Star Trek Beyond (2016)
The streamlined, effective third outing for the reboot crew is free of baggage — no need to justify its own existence or kooky fan-service tricks. Having firmly defined their roles, the cast has room to play and riff off one another, aided by a script that traps the crew, broken into pairs, on an alien planet. As Kirk says early on, things feel a bit episodic, but that’s “Trek,” and in this case the vibe of “Beyond” is calibrated to evoke the spirit of the Original Series. That task is accomplished well, and while the villain, played by Idris Elba, first seems growlingly rote, he grows into a respectable counter-balance for Kirk.
Star Trek: The Motion Picture (1979)
The series’ first film is slow even by 1979 standards, though a 2001 director’s cut has better pacing and character work. Even with the glacial movement, the crawl through V’Ger’s environment and loving pans across the Enterprise — a gift to fans who waited a decade for new live-action adventures — are glorious. The story offers a welcome window on the running of the Enterprise and develops the sort of hardcore sci-fi story even “Star Trek” doesn’t often get to do.
Star Trek VI: The Undiscovered Country (1991)
Gene Roddenberry often pushed his series to explore stories as allegory for modern life and politics; here “Trek” becomes a Cold War story in which the Federation and a nearly bankrupt Klingon Empire are dropped into the context of a political thriller. Christopher Plummer adds weight as a key villain in a dark and heavy story that folds in murder mystery elements. It’s not always successful, especially when it comes to obscuring the mystery culprit, but this is a look at the Federation unlike anything else in the “Star Trek” film series.
Star Trek (2009)
The script for J.J. Abrams‘ franchise reboot takes big swings and doesn’t always connect, especially in the villain department. Yet the cast is so well-chosen, with chemistry and charisma to spare, that the new ensemble explores the dynamics of Roddenberry’s old crew with apparent ease. Rather than replicating the interaction between Shatner and Nimoy, Chris Pine and Zachary Quinto find their own rhythm and quickly make a case for their versions of the well-known character pair. Sure, the the lighting and camerawork can be distractingly overbearing, but in all other respects the new “Trek” is a warp-speed success.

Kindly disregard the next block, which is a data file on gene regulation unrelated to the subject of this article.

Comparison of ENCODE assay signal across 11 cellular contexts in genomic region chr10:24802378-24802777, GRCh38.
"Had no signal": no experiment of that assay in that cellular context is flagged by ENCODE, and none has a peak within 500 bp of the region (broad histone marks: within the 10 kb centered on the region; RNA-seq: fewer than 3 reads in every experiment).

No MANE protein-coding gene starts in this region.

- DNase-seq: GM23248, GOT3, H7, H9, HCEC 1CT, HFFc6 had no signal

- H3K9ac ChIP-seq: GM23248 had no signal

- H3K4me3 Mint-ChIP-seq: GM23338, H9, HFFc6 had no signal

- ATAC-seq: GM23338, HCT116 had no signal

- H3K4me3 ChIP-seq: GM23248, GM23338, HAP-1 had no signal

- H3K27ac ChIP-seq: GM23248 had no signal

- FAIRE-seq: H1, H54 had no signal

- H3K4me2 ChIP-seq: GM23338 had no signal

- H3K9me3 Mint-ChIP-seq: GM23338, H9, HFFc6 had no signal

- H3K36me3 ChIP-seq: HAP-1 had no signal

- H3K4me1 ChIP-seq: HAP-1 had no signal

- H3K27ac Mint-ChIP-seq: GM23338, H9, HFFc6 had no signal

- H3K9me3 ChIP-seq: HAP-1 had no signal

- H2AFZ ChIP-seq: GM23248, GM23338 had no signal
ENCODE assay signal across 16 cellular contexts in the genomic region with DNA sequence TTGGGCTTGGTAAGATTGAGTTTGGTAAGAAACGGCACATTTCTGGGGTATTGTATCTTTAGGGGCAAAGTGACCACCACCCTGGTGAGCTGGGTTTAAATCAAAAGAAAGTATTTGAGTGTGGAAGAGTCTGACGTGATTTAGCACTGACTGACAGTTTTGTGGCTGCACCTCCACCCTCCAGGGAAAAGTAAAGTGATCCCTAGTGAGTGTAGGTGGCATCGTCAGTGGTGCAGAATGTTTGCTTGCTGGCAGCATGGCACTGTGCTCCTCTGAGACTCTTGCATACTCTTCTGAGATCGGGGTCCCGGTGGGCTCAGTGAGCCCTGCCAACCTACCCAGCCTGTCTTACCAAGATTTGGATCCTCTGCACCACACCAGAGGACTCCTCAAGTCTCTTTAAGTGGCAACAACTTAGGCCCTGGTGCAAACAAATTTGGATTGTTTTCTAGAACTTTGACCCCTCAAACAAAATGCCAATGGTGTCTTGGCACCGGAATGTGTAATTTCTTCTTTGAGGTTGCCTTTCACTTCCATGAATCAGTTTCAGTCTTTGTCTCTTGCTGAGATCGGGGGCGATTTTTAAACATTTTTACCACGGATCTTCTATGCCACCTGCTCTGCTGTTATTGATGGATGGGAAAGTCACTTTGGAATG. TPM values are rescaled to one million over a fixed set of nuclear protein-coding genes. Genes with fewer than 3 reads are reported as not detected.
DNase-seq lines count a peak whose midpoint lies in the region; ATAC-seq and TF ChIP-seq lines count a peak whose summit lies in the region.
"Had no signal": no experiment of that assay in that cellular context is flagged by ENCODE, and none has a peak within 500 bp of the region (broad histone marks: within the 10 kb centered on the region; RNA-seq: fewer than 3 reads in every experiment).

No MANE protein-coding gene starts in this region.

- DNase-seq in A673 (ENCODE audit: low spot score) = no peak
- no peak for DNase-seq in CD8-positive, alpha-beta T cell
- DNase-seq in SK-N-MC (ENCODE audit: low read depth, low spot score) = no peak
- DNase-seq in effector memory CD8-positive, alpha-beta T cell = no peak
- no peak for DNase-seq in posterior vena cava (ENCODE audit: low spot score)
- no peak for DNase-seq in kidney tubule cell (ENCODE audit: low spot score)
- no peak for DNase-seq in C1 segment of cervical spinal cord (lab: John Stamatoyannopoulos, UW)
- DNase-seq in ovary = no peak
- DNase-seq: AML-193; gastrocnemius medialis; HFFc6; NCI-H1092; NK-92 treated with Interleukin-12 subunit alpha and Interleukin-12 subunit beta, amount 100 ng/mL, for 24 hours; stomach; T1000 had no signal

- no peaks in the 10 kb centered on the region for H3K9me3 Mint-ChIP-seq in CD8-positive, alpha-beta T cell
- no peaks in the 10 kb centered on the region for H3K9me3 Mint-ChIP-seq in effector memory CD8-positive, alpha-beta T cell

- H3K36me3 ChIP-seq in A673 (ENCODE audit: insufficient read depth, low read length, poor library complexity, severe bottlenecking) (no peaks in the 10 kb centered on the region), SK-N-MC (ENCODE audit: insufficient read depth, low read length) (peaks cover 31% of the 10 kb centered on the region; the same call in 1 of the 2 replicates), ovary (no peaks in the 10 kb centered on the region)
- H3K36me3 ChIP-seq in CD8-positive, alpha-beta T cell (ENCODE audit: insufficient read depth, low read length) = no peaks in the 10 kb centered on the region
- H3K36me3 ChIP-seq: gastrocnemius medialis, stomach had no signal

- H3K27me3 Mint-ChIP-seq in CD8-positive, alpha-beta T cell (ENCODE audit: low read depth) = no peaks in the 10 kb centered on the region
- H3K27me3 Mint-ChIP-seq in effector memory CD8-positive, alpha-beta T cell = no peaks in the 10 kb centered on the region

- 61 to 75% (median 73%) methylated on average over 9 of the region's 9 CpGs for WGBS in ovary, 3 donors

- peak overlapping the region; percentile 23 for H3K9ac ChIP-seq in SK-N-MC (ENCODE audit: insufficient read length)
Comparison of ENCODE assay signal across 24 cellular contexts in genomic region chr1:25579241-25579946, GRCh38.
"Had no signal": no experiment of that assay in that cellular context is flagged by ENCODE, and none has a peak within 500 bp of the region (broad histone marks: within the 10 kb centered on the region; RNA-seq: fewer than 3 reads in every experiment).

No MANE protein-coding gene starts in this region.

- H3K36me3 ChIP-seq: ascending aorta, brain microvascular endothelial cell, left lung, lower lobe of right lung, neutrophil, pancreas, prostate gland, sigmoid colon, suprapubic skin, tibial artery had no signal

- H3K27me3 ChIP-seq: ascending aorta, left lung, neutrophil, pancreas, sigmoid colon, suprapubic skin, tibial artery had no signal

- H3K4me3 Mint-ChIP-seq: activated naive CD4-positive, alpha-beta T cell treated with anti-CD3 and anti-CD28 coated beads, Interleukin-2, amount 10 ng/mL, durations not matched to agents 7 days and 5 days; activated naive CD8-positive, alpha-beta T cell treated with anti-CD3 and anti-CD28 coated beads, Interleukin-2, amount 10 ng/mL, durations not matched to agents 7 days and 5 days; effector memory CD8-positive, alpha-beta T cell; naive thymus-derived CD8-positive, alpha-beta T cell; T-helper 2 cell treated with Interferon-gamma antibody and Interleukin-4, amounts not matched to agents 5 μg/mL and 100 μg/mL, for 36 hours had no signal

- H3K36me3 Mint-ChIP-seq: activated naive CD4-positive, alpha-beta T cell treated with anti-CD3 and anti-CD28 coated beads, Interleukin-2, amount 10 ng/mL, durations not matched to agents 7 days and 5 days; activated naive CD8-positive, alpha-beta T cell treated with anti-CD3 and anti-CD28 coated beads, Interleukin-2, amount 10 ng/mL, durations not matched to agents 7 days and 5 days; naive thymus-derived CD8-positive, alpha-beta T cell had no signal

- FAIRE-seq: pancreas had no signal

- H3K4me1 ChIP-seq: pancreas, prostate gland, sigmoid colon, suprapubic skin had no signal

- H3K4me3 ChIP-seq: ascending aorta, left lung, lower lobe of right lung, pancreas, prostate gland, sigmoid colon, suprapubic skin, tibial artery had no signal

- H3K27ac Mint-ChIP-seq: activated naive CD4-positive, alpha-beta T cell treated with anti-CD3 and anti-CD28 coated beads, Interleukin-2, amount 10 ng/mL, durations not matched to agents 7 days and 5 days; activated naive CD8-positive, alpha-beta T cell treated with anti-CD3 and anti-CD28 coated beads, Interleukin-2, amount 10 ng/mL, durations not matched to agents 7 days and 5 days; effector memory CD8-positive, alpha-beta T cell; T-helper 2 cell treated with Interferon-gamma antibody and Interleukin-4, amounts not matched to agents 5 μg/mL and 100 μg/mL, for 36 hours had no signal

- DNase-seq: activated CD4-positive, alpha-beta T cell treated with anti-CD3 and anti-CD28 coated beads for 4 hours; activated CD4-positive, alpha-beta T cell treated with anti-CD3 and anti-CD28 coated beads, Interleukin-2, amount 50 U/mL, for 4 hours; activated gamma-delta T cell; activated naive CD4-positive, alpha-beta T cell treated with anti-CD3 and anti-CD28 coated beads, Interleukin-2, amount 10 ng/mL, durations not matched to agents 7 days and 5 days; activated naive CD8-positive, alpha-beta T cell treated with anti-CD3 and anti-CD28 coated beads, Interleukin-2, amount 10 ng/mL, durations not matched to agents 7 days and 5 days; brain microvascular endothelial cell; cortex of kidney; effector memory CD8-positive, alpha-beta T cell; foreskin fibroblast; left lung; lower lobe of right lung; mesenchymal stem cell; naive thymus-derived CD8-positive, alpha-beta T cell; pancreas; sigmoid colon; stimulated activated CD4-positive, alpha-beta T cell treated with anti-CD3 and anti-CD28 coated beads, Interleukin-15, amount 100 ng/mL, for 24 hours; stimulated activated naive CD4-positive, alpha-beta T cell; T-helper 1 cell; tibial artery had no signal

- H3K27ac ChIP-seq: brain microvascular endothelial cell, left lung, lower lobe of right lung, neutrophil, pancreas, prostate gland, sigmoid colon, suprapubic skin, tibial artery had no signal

Star Trek IV: The Voyage Home (1986)
Aided by an expanded budget and directorial freedom after “The Search for Spock,” director Leonard Nimoy ditched weapons and villains to shoot on location in San Francisco. In what seems like a contradiction for the series, “The Voyage Home” explores the characters in a new light by pitching the crew back in time to rescue two humpback whales in an effort to save Federation-era Earth. The script can veer into the didactic and the sun-slingshot time-travel device is kooky as hell. Even so, this sequel is a wonderfully entertaining high-water mark for the series with some of the best character beats for every crew member.
Star Trek II: The Wrath of Khan (1982)
To counter the heady and slow-moving debut film, director and co-writer Nicholas Meyer fashioned a high-spirited naval adventure with Ricardo Montalban delivering an all-time melodramatic villain performance and battle scenes energized by James Horner’s ringing score. The movie can turn on a dime, from the opening thrills of the Kobayashi Maru test to the alien weirdness of brain parasites. Spock’s final scenes etch the Kirk/Spock relationship in stone and set the standard for character relationships in genre film as a whole, to say nothing of future “Star Trek” sequels.